In Lansing, legislators welcomed back with protests


Editor’s Note: A clarification – MSU professor John Beck does not believe a majority of Michigan
residents support the right-to-work bill.

Never underestimate the power of a cookie.

On Wednesday, the Michigan legislature’s first day in session after the winter break, politicians who did not support right-to-work legislation were greeted with freshly baked cookies. Politicians who supported the bill received a bag of cookie crumbs.

“The cookie crumbs (represented) how they’re crumbling the middle America,” said Lansing’s Sparrow Hospital nurse Kim Dennison, a member of the Michigan Nurses Association.

The demonstration was meant to remind lawmakers that Michigan workers haven’t forgotten about the controversial right-to-work bill passed in mid-December that will affect almost all public and private Michigan workers, including students in MSU’s Graduate Employees Union, or GEU.

On April 1, employee contracts no longer will include union security clauses, which require employees to join unions after working for a certain number of days. Workers under contracts including the union security clause will continue to pay dues until those contracts expire.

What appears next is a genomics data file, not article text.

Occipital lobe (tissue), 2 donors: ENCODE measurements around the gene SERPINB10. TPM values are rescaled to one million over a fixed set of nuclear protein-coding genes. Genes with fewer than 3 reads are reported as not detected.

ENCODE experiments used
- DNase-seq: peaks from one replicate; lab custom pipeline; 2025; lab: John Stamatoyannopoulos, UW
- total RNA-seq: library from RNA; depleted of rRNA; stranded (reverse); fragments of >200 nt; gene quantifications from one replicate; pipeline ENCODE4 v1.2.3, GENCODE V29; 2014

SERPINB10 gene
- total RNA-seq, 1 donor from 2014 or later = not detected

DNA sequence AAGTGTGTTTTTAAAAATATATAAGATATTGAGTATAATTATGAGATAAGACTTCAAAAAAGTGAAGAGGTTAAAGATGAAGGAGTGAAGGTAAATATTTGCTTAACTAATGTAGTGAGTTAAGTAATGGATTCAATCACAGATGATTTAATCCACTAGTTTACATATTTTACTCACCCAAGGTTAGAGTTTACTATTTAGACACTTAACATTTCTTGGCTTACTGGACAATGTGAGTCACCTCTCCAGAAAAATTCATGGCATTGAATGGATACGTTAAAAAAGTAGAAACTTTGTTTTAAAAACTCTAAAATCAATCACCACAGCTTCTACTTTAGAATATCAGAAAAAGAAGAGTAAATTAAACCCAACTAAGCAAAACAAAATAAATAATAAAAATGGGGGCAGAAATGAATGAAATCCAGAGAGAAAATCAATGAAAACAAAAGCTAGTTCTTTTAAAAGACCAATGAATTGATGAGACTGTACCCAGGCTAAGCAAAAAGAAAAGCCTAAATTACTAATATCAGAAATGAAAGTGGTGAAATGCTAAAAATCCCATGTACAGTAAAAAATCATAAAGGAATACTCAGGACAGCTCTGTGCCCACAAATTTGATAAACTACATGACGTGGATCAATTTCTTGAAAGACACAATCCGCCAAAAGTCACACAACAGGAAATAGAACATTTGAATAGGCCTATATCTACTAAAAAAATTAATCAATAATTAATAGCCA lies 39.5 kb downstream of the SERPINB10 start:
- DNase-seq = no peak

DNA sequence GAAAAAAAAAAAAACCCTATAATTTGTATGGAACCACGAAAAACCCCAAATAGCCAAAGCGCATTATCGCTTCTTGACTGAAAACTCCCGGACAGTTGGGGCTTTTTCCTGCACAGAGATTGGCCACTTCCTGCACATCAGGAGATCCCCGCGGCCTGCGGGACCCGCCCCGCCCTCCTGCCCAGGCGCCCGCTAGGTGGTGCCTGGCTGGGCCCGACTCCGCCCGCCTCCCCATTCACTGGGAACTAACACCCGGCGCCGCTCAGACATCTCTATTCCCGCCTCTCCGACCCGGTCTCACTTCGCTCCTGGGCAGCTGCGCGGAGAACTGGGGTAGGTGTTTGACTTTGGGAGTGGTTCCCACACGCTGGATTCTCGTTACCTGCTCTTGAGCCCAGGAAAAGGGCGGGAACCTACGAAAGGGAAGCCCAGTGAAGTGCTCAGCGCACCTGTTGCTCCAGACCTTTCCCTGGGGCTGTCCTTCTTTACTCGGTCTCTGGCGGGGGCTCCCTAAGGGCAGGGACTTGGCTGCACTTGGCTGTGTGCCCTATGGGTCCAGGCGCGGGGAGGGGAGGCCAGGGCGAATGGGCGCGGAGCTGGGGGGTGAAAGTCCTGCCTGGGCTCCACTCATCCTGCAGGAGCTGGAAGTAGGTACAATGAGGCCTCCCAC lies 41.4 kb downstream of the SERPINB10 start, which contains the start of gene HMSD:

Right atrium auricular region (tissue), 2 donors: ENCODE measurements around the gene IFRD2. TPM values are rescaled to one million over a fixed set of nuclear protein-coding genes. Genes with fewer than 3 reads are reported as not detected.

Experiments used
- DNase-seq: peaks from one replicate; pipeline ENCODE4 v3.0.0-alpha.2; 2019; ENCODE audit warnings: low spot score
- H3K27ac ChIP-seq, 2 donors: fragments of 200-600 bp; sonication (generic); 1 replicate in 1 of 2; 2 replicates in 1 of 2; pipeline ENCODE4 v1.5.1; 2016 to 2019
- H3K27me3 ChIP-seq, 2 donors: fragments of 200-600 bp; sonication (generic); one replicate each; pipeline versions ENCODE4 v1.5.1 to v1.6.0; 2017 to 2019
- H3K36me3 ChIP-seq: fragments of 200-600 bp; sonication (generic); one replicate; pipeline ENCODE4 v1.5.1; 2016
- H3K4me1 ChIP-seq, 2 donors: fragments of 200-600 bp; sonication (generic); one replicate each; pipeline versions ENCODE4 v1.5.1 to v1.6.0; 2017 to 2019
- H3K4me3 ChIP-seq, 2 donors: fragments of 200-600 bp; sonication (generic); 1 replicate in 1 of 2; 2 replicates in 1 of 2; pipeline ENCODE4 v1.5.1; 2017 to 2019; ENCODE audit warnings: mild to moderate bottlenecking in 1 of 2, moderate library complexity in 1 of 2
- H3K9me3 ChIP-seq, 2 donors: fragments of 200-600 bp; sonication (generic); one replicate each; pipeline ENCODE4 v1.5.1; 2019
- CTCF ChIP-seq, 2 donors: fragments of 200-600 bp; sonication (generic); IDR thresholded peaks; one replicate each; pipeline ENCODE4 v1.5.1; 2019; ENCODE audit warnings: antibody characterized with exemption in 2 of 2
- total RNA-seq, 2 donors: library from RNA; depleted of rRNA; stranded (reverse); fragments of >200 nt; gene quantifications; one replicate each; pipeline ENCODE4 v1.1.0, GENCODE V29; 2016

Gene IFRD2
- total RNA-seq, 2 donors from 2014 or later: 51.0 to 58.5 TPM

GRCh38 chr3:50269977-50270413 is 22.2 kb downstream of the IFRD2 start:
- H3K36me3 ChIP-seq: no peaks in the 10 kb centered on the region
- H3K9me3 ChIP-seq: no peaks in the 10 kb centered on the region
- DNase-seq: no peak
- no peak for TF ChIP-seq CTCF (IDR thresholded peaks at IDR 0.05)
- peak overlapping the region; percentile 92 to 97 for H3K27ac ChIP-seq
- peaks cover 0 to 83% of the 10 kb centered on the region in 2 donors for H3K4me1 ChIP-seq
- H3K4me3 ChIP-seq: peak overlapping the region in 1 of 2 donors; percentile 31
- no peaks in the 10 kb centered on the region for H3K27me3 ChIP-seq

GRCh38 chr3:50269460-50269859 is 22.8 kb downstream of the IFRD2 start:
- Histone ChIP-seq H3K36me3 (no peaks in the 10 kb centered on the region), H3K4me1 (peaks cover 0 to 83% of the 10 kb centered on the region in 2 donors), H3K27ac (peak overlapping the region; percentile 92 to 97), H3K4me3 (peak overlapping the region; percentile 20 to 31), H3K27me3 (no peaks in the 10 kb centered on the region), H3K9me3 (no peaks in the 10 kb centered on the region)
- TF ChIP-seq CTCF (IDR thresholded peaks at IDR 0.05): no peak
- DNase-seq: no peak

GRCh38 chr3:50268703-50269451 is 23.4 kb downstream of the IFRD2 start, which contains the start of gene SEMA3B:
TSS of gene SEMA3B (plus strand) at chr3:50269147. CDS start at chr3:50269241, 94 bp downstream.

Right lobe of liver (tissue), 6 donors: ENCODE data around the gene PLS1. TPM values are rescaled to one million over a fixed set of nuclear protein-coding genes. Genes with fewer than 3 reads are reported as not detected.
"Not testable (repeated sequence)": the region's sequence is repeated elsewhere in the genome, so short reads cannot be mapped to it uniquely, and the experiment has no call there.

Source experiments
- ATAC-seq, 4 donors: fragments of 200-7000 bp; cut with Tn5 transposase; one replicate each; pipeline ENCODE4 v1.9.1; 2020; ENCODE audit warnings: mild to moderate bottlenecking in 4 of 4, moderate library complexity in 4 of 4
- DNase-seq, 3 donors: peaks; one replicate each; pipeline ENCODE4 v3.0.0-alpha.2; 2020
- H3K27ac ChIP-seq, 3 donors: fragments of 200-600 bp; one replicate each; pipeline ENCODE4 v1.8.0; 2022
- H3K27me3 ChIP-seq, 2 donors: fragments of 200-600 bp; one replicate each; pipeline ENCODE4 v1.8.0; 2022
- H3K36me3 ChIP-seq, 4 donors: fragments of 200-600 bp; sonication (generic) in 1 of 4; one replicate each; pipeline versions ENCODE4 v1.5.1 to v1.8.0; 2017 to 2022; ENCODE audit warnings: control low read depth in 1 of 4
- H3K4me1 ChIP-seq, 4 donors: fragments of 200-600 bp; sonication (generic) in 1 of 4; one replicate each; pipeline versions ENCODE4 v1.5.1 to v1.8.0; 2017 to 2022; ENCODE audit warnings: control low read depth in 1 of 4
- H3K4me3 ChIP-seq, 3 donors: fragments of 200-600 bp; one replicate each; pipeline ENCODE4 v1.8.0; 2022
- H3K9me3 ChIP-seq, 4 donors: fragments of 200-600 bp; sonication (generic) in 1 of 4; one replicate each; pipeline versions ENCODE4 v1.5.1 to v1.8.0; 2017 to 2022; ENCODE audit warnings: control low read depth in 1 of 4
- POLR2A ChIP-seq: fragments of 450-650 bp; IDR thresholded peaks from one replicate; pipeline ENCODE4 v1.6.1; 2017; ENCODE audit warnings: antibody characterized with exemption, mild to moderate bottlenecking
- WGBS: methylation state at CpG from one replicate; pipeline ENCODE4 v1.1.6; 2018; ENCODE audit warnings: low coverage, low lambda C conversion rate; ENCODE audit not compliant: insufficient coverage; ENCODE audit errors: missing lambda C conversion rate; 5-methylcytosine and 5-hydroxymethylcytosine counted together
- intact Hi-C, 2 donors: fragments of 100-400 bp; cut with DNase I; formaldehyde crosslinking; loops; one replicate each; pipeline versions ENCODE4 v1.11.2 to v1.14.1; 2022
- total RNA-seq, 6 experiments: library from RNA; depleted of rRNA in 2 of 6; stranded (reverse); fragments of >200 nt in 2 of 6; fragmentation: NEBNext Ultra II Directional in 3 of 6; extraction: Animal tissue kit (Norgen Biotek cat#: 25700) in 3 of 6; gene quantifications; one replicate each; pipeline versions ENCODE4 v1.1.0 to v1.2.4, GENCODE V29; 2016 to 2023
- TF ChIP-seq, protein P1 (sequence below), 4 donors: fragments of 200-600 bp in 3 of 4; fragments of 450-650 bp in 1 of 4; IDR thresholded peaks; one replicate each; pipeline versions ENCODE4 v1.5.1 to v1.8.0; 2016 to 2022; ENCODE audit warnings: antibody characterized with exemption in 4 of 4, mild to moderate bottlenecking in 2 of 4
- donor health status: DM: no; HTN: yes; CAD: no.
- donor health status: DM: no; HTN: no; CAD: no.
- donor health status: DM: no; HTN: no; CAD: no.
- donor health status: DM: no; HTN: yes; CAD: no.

Unions usually collectively bargain with employers for benefits, such as better wages and vacation time. Employees with contracts created after April 1 will have the choice to opt out of unionizing.

John Beck, associate professor of human resources and labor relations, said he believes a majority of Michigan residents support the right-to-work bill. According to a poll of 600 Michiganders who actively vote in general elections, 47 percent of state residents favor right-to-work legislation and 46 percent oppose it. The poll was conducted by EPIC·MRA, a Lansing research firm, at the end of November.

Although he said most employers are ambivalent about the law, some worry right-to-work laws will create a riff between union and non-union members.

President of the Graduate Employees Union Dan Clark said unions are crucial at MSU and attract graduate students to the university.

Graduate students often teach substantial portions of an MSU class or grade most assignments. The GEU ensures graduate employees are not overloaded with work and available to help students.

“We want to give out the best educational experience to undergraduate students,” Clark said.
Dennison said she felt the bill was rushed through the Michigan Legislature in “a very undiplomatic process,” and did not give voters a voice. The bill was passed into law within days after it was introduced.

“We expect that they’re going to do better in 2013 and, if not, they’re going to be responsible for those choices,” she said.

Beck predicts within the next few years, lawmakers will refine some of the details of right-to-work legislation. In the meantime, Wednesday’s cookie protest might only be the beginning.

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